S100b protects IMR-32 cells against Ab(1-42) induced neurotoxicity via modulation of apoptotic genes expression


Amyloid beta (1-42) peptide is considered responsible for the formation of senile plaques that accumulate in the brain of patients with Alzheimer’s disease (AD). In the past years considerable attention has been focused on identifying new protective substances that prevent or almost retard the appearance of amyloid beta (1-42)-related neurotoxic effects. In this study, human neuroblastoma cells (IMR-32) was used as system model to evaluate the protective role of S100b, a neurotrophic factor and neuronal survival protein, that is highly expressed by reactive astrocytes in close vicinity of beta-amyloid deposits, against amyloid beta (1-42)-dependent toxicity. Our results show that at nanomolar concentrations, S100b protects cells against Aβmediated cytotoxicity, as assessed by MTS vitality test. The protective mechanism seems to be related to the effect on bcl-2 (an anti-apoptotic gene) expression, which is highly down-regulated by amyloid beta (1-42) treatment, while resulted more expressed in the presence of S100b. On the contrary, Bax, a proapoptotic gene, resulted down-regulated by the treatment with S100 compared with the results obtained in the presence of amyloid beta (1-42) peptide. However, at micromolar doses, S100b is toxic for IMR-32 cells and its toxicity adds to that of the Aβpeptide, suggesting that additional molecular mechanisms may be involved in theneurotoxic process.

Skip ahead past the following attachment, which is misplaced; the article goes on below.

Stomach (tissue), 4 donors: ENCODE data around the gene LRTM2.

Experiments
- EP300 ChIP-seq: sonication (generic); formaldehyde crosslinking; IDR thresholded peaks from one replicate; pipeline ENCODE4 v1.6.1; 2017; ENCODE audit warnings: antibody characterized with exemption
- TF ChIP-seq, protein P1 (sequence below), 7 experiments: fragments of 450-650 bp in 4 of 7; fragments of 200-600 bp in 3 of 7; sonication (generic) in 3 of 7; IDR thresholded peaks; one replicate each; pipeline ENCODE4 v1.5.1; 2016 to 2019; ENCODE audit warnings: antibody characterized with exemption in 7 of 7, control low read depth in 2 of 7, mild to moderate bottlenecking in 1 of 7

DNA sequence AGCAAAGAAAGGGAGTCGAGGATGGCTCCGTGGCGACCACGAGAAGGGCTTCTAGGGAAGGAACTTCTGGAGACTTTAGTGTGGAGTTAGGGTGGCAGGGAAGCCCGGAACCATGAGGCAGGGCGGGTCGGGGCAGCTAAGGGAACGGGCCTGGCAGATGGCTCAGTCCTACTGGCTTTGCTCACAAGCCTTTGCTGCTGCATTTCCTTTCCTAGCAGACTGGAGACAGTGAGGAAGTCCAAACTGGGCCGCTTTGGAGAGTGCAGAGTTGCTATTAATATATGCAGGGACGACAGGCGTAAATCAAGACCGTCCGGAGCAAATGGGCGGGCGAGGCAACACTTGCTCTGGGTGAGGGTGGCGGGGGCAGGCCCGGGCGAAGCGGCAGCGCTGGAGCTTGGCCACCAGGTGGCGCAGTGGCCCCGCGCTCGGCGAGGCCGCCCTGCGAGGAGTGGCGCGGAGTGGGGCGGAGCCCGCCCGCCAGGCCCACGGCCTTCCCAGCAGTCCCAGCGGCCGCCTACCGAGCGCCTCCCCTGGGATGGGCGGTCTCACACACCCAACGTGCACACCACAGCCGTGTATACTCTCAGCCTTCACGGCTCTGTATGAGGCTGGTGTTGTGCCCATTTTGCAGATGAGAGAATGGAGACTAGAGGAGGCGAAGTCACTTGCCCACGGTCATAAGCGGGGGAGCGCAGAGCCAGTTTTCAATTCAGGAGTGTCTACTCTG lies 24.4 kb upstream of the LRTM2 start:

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Clementi, M. , Sampaolese, B. , Triggiani, D. , Tiezzi, A. and Giardina, B. (2013) S100b protects IMR-32 cells against Ab(1-42) induced neurotoxicity via modulation of apoptotic genes expression. Advances in Alzheimer's Disease, 2, 99-108. doi: 10.4236/aad.2013.23013.

Conflicts of Interest

The authors declare no conflicts of interest.


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